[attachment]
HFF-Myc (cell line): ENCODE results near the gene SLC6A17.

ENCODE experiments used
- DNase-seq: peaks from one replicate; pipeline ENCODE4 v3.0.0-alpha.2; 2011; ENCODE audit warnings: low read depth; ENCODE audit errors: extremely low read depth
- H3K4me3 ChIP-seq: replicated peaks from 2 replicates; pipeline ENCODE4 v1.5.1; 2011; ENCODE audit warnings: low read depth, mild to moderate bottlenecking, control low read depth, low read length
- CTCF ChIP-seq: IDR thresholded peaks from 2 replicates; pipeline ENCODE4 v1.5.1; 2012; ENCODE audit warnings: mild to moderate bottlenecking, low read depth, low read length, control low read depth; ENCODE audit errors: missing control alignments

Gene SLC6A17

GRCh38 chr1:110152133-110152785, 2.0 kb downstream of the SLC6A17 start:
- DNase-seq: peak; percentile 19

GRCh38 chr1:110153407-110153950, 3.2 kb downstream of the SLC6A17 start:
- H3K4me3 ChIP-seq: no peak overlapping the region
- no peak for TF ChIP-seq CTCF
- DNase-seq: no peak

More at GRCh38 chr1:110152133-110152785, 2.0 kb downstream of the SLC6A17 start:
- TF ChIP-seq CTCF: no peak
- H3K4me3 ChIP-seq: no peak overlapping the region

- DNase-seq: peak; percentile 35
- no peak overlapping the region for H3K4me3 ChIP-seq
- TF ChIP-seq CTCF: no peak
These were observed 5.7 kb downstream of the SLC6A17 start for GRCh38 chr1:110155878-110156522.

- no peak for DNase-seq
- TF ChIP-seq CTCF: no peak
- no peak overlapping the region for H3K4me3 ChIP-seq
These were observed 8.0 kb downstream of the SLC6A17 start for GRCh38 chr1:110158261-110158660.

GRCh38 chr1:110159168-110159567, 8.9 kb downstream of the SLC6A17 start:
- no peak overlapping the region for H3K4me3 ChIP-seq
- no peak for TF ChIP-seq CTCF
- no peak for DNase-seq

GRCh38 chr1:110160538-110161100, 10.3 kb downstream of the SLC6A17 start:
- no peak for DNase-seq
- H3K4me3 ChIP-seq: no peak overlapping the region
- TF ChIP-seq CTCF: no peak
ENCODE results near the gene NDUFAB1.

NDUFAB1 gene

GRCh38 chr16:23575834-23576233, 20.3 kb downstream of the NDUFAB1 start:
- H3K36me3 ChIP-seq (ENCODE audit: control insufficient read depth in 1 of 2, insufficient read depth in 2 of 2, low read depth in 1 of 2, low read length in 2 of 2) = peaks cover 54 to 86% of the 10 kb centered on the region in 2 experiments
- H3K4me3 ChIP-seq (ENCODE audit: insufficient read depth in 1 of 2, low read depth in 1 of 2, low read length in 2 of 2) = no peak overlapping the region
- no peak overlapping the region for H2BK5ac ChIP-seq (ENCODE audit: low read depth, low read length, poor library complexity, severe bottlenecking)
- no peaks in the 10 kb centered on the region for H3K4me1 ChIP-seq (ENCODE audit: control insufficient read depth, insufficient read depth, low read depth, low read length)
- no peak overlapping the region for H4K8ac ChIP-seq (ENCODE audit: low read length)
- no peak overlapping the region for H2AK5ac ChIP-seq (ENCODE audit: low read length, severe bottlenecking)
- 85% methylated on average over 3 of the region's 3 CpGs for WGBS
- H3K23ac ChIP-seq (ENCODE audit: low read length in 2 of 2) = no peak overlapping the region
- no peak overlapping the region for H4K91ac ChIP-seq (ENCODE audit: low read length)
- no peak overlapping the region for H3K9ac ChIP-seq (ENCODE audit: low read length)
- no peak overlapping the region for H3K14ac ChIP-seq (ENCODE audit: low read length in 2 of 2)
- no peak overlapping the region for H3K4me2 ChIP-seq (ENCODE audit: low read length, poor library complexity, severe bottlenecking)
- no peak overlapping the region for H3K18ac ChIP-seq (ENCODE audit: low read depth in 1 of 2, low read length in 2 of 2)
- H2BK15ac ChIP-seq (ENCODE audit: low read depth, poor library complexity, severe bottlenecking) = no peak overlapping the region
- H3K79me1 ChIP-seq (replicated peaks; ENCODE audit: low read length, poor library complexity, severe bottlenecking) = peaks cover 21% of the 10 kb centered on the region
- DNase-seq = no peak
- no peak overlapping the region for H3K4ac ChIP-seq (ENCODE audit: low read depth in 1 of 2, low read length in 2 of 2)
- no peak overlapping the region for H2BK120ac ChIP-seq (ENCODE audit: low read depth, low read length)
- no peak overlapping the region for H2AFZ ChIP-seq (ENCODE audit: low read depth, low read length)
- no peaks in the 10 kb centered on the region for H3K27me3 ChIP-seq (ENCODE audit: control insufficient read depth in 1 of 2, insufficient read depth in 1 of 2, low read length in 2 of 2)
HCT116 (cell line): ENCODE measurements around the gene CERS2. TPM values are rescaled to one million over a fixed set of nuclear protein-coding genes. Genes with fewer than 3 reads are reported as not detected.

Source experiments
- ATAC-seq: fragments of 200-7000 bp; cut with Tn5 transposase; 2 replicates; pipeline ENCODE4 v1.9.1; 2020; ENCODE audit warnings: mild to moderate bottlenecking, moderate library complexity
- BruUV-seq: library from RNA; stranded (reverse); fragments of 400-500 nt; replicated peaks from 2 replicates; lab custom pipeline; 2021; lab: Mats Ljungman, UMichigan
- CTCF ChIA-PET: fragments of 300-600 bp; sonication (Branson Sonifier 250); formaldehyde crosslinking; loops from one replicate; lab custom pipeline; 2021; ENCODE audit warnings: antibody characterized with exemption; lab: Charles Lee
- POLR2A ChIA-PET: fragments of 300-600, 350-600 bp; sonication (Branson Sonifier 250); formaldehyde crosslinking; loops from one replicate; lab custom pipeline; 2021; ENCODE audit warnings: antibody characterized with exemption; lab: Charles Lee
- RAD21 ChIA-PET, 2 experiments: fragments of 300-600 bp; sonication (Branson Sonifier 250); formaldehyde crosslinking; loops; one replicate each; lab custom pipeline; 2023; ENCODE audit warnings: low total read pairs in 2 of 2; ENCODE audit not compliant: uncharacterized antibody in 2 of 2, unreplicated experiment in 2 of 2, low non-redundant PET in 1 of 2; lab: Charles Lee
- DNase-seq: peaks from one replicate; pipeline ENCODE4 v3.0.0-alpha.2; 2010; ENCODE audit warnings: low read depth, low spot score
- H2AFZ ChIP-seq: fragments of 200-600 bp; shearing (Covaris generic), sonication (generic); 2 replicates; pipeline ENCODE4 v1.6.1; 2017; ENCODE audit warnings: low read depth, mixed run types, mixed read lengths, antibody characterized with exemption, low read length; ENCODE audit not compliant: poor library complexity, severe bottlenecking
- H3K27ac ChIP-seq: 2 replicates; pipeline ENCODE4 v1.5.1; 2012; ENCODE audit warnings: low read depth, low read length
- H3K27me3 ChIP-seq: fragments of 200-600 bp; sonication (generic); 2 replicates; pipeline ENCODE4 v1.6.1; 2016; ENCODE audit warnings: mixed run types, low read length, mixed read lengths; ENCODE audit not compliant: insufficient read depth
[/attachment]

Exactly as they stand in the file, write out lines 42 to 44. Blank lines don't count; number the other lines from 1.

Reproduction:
- H3K23ac ChIP-seq (ENCODE audit: low read length in 2 of 2) = no peak overlapping the region
- no peak overlapping the region for H4K91ac ChIP-seq (ENCODE audit: low read length)
- no peak overlapping the region for H3K9ac ChIP-seq (ENCODE audit: low read length)